When home-plate umpire Phil Cuzzi gave a slightly generous outside corner to Padres southpaw Blake Snell early Monday, the trouble started bubbling up quickly. Cuzzi's calls helped ensure that nothing came of an early Cubs rally. Then, in the bottom of the second inning, Cuzzi did not make the same mistakes on a couple of Kyle Hendricks pitches just off the plate. David Ross blew up, earning an ejection for arguing balls and strikes, but that was as ineffectual as it almost always is. Three pitches later, Gary Sanchez hit a two-run home run, and the Padres were off and running.
Fans obsessing over umpire zones is one of the most tired things about the culture of baseball in 2023. Often, the strike zones shown on TV broadcasts are misleading (though more often vertically than horizontally, where the conflict arose Monday night). More importantly, the actual impact of a missed call here and there is much smaller than fans have come to believe, and the errors balance out to a much greater degree than most people realize. Then, too, there's the fact that certain pitchers and catchers can significantly influence the way the umpire sees some offerings on the edges of the zone.
When teams argue with umpires, though, it's something different than when fans do so. Politicking and fighting over the zone by players and coaches isn't just a matter of relentlessly airing grievances and pressing selfish interests. Different teams rely on winning at the edges of the zone, and specifically on getting calls there, to different extents. Unfortunately, it's become a perennial part of the Cubs' identity that they depend more on those calls than almost anyone else. That leads to more bickering, more frustration, and the risk of losing games because of the distraction that ensued when the umpire becomes the center of anyone's attention.
Why is this so? It's a byproduct of the well-known weakness of the Cubs pitching staff, which is an inability to miss bats. In 2023, only the Rockies have induced whiffs on fewer opponent swings on pitches within the strike zone than have the Cubs. As has been often documented, the Cubs don't have as many hard-throwing hurlers as other teams, and they don't throw as many of the pitches (especially sliders and four-seamers) that induce whiffs as most other teams do.
In the modern game, hitters do too much damage when they make contact for a pitching staff to survive long with a below-average strikeout rate. Thus, since the Cubs can't get whiffs within the zone, they need to either induce a lot of swings outside the zone or get a very high number of called strikes. Alas, they have a below-average O-Swing %, according to Pitch Info, ranking 20th in MLB.
Hendricks only got six swings and misses against San Diego Monday night. Marcus Stroman only got five on Sunday, though he still managed to have an excellent outing. In a four-game series, Cubs starters combined for just 34 swings and misses, be they on pitches inside or outside the zone. When that element is missing from your game, you become more dependent on umpires and on catcher framing, and since one of those things varies more from one night to the next than the other does, it becomes an unhealthy area of focus.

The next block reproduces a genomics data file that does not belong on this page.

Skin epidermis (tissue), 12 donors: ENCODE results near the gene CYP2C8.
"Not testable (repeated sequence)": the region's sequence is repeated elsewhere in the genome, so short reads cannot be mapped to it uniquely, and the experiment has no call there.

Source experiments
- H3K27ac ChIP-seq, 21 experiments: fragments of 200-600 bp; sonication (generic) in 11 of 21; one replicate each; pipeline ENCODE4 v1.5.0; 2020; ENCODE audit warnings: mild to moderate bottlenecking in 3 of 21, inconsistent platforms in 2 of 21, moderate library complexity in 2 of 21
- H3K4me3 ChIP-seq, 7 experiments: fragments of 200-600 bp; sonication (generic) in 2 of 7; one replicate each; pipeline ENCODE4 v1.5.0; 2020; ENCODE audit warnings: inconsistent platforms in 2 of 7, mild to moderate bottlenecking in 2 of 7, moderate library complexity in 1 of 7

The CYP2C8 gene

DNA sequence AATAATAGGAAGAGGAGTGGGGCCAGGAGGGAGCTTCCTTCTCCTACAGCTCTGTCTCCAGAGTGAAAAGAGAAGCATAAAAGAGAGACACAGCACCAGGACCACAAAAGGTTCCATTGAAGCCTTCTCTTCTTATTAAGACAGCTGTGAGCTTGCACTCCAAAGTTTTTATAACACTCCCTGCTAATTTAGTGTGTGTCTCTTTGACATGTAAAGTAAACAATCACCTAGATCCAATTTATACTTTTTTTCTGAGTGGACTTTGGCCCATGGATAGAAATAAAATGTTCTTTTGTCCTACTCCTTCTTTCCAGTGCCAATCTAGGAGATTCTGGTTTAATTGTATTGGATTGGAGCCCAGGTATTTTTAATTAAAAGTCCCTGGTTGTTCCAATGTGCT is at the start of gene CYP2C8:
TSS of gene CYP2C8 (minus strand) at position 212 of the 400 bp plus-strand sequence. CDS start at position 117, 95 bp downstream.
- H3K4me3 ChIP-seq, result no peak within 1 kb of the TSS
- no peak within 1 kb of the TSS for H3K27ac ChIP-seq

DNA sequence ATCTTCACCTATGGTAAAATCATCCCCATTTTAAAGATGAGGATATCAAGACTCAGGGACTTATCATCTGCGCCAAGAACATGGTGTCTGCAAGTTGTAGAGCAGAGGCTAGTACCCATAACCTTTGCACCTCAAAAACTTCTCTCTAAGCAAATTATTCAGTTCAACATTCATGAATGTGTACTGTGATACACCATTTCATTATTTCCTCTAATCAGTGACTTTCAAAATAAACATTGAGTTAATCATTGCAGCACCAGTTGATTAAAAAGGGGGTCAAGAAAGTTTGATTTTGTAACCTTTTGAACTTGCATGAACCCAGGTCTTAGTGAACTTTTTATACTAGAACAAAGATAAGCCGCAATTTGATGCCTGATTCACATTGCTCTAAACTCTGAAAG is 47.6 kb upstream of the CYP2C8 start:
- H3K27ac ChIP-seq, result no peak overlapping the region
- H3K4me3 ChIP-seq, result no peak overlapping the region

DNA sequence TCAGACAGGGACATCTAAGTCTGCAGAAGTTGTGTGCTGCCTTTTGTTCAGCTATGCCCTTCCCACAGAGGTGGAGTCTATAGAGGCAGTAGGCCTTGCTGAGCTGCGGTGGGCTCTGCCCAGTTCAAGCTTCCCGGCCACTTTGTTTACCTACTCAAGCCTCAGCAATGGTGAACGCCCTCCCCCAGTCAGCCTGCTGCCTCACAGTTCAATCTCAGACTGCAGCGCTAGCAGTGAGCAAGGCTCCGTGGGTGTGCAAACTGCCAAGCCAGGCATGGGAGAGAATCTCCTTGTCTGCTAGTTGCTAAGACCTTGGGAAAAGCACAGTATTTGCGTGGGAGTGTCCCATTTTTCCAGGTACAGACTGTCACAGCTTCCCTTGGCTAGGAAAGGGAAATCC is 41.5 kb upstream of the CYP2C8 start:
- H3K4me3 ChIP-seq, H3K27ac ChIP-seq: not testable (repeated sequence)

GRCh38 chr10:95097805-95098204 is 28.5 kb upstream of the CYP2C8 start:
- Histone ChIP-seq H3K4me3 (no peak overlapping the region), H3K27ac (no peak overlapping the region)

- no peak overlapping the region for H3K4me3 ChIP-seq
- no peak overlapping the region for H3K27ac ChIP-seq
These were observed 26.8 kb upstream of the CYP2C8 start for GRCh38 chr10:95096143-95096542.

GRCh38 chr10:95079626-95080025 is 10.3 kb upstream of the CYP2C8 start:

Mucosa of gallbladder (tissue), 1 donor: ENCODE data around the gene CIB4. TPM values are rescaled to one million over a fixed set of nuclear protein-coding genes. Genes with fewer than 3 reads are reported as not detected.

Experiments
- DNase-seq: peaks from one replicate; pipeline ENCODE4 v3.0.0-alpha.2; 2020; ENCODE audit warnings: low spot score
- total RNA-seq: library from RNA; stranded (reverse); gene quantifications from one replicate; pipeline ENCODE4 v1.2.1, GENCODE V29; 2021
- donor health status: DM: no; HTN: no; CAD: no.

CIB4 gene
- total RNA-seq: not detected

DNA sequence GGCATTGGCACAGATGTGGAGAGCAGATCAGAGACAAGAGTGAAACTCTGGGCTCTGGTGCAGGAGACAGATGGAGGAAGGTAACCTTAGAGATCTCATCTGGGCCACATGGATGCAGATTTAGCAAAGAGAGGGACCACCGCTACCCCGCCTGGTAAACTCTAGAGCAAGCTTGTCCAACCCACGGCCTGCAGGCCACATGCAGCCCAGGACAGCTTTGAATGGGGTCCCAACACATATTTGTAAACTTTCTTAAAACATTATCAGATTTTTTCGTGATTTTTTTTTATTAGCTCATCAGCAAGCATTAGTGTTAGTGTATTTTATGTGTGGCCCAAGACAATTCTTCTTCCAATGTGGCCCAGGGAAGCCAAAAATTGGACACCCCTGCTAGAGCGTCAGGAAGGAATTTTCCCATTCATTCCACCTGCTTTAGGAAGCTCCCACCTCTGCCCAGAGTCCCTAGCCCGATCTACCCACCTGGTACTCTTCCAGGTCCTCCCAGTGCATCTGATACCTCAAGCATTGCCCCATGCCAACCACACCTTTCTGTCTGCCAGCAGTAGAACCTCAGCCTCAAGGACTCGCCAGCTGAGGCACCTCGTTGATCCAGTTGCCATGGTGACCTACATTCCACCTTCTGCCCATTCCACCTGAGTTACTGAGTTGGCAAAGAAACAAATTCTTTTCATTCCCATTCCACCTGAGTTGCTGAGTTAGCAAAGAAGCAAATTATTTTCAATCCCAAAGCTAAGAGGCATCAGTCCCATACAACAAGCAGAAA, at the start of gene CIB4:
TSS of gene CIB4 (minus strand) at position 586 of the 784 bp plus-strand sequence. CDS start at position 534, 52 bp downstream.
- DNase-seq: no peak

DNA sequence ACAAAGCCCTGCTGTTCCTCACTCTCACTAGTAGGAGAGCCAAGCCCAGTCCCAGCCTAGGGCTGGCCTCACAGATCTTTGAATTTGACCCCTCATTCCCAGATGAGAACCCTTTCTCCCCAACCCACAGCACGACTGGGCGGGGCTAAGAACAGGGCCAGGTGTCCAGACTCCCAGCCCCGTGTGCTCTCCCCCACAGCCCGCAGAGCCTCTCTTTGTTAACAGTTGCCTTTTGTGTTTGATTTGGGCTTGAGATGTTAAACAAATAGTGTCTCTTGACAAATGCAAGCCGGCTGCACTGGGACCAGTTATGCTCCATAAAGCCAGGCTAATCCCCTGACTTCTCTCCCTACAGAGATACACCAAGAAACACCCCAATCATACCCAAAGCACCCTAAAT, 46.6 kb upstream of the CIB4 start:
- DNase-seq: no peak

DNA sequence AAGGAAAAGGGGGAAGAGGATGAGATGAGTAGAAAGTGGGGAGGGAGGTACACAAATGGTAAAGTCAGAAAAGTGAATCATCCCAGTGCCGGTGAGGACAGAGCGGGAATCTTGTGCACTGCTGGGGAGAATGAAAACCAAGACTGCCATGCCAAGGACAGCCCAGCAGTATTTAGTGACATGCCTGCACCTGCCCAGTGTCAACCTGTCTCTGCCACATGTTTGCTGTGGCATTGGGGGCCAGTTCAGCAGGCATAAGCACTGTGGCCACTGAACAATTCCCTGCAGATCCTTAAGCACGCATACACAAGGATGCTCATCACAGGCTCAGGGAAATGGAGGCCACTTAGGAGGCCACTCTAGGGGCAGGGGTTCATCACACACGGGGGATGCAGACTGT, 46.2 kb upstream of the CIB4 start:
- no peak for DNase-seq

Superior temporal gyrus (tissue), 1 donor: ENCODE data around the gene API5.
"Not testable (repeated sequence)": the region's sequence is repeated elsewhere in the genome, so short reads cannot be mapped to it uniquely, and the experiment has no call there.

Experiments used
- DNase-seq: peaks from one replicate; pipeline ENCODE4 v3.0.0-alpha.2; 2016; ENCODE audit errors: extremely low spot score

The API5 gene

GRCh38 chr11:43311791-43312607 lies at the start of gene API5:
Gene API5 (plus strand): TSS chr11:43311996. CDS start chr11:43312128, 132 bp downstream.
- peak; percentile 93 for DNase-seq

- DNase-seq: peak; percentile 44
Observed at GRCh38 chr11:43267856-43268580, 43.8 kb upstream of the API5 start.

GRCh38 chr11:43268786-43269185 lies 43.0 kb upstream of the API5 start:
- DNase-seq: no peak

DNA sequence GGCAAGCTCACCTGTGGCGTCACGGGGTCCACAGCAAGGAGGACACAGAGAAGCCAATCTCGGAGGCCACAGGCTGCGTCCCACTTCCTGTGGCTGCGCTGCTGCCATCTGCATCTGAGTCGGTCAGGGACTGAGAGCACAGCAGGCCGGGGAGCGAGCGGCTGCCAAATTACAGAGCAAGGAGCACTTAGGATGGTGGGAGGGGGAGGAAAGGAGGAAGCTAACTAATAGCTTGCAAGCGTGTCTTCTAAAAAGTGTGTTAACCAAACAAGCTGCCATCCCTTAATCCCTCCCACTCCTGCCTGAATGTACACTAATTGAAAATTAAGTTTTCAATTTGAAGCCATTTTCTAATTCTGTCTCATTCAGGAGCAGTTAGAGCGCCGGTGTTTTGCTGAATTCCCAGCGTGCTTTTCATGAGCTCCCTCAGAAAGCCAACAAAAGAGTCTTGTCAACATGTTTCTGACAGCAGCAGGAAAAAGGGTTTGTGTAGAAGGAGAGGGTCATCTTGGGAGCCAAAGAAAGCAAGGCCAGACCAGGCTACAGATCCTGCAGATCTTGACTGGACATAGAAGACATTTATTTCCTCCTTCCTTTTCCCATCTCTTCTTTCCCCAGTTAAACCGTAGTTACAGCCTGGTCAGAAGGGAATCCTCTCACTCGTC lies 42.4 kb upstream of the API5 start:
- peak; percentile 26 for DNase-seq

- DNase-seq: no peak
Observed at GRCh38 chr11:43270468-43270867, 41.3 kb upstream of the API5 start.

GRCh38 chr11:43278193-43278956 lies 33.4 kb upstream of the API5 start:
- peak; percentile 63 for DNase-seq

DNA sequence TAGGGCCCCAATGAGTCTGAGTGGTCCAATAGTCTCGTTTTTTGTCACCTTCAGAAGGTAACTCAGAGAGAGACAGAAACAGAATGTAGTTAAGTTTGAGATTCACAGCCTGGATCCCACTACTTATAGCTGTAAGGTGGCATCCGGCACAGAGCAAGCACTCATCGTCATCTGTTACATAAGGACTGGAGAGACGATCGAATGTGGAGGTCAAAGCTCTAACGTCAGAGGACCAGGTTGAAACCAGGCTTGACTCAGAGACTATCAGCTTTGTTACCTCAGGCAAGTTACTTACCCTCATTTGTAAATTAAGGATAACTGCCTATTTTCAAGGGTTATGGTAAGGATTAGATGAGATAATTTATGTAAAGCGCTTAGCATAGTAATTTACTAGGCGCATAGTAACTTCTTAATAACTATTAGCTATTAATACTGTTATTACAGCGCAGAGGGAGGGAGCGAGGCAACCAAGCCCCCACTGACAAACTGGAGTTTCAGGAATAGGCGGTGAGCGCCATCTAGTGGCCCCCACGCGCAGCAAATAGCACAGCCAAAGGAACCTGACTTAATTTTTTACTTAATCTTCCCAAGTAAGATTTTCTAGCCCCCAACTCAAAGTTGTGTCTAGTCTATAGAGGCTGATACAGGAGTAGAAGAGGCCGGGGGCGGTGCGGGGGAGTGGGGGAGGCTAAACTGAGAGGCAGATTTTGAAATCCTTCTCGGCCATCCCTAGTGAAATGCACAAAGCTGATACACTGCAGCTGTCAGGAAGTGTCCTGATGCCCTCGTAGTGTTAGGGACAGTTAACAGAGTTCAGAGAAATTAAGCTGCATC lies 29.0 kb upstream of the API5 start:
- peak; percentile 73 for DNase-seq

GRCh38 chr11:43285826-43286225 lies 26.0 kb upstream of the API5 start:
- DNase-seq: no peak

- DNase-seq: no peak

Cubs hitters have a similar problem, though. Overall, the lineup has hitters who make contact at about an average rate, but some of that comes from guys who make a lot of contact when they expand the zone. As a team, the Cubs rank sixth in MLB in out-of-zone contact rate, but they're 24th in making contact within the zone. They also swing less often than an average team, both inside and outside the zone. In short, the offense is forcing umpires to make a lot of calls, and they can't afford even the occasional miss on a ball off the edge, because they whiff too often within the zone (and don't have the power to consistently score enough without winning the battle for the strike zone).
On the pitching side, this is clearly a problem of roster construction. The Cubs have tried to live too long without the velocity and the strikeout stuff that define the modern game. They have to zig back toward the league, because their years-long attempt to zag has only cornered them into needing an elite defense, an elite defensive catcher, and a friendly umpire to win more often than not.
It's less clear whether the offensive problem is also one of talent identification and acquisition, or one of approach. Maybe the team just needs to better grasp the situations in which they need to be dialed into a certain part of the zone, versus those in which they need to seek contact wherever it can be found. Maybe they're not adequately anticipating what pitchers will try to do against them. Watching them, it often feels as though that's the case, but it's a hard thing to quantify or falsify. It could be that the hitters just aren't good enough to execute a relatively sound plan.
It's fine to have a few pitchers on the staff who depend on getting called strikes more heavily than most. When virtually the entire staff leans on that, though, it makes the team vulnerable to especially good or patient offenses; a bad night for the umpire behind the dish; or plain old bad luck. Worse, when one of those things does pop up and the team has a tough game, they end up tied in mental knots. Fighting with umpires is counterproductive, even when it's necessary, because it externalizes the team's locus of control and sets them up for failure.
Phil Cuzzi didn't beat the Cubs Monday night. Gary Sanchez, Manny Machado, and the rest of the Padres did. If there were any culprits in the loss beyond those in the home whites, they were in the Cubs dugout, and back in Chicago in their offices. It's important to understand that this team's exposure to umpire influence is its own fault, and that they won't win anything when they let themselves believe that umpires are winning or losing the game for them.
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